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It can be dizzying for testers to hear constant calls to push their testing in one direction or another -- or both. Yet, both shift-left and shift-right testing have demonstrable advantages for software quality.
A well-executed shift left and shift right reduces software product defects, in a faster development cycle, than relegating test to a dedicated phase of the process. Shift-left and shift-right testing are often complementary, rather than competing, strategies. However, each approach carries risks, hurdles to clear and antipatterns to avoid.
Software development organizations have several testing techniques at their disposal for effective shifts both left and right, from automated unit tests to feature flags in production. Speakers at 2020's STAREAST Virtual+ Testing Conference share how to get started.
Tips for shift-left testing
In SDLC models, software testing is often limited to a single stage for QA professionals. Testing late in the cycle means the team finds most defects after developers have moved on to different projects. It also pressures QA engineers to perform as many assessments as possible during the testing stage, which can negatively affect the quality of the testing or the release schedule.
With shift-left testing, organizations perform some tests earlier in the development process to reduce bottlenecks. Developers bring or allow QA engineers in the room as early as possible, so that they can help developers perform assessments and test earlier themselves. Shift left saves organizations time and money. The approach results in fewer defects that reach production, where they are more expensive to address.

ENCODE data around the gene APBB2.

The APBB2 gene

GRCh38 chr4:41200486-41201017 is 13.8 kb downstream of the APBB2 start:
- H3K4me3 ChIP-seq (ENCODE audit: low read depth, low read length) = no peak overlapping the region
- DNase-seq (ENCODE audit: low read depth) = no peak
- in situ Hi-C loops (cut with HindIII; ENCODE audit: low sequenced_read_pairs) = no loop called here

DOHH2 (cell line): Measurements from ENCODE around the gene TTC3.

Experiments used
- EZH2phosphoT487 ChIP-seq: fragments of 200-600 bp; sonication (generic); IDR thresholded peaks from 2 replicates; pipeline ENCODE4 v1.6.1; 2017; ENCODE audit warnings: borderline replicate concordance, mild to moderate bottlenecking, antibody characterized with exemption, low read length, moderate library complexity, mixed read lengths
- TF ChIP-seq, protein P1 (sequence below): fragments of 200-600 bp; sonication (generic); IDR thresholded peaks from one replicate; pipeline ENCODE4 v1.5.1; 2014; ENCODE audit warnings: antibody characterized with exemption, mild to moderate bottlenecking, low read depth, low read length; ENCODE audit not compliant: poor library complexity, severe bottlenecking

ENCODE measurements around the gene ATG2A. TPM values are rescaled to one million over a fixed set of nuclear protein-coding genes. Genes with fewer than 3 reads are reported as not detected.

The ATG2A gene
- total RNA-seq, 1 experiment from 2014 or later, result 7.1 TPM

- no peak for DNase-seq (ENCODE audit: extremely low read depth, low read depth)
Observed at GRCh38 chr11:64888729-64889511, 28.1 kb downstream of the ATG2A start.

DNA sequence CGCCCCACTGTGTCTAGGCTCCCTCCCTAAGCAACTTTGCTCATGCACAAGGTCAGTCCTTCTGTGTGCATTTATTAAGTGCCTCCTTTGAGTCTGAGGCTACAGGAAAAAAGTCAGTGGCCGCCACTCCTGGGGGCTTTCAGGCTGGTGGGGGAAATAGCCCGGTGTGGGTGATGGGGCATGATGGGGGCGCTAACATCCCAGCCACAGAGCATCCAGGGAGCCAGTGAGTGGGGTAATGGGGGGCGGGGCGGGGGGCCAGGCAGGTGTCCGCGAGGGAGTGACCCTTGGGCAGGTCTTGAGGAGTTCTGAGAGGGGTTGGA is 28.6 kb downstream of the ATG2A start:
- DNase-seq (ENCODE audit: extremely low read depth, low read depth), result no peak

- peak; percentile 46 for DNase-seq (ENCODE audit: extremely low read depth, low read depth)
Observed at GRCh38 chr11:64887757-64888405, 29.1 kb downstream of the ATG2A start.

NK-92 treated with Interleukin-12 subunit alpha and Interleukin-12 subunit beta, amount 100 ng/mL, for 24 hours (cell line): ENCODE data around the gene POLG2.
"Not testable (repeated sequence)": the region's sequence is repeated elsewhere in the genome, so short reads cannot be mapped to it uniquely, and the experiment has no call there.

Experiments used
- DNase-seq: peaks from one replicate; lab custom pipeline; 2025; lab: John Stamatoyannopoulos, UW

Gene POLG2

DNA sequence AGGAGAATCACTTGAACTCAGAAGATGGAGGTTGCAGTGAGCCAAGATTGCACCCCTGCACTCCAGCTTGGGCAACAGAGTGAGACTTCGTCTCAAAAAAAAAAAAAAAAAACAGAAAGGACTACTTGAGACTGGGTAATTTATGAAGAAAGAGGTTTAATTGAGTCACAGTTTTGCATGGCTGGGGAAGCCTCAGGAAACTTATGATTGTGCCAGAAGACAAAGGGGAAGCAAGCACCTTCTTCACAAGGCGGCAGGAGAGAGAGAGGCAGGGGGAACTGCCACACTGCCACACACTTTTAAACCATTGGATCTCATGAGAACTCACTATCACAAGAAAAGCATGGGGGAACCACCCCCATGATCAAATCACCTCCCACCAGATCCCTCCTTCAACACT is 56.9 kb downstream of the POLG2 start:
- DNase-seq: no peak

"Get teams involved early, especially [QA]," said Matthew Weinstock, director of global software quality assurance at Align Technology, an orthodontics manufacturing provider, in his talk "Shifting Left: It's Not Just about Testing Earlier." There can't be silos between developers, testers and other roles. Shifting left requires open communication and collaboration. Testers can even help the developers write these early-stage tests. "If we don't, as testers, get involved early, that's when we are going to fail," he said, because testers have all the questions.
Developers play a critical role in shift left. For instance, developers must perform unit tests, integration tests and contract tests, Weinstock said. These assessments are just as important as the code that developers write. However, it's common for dev teams to feel pressed for time and skip these tests. Code reviews and pair programming can also fall by the wayside in the rush to meet a deadline.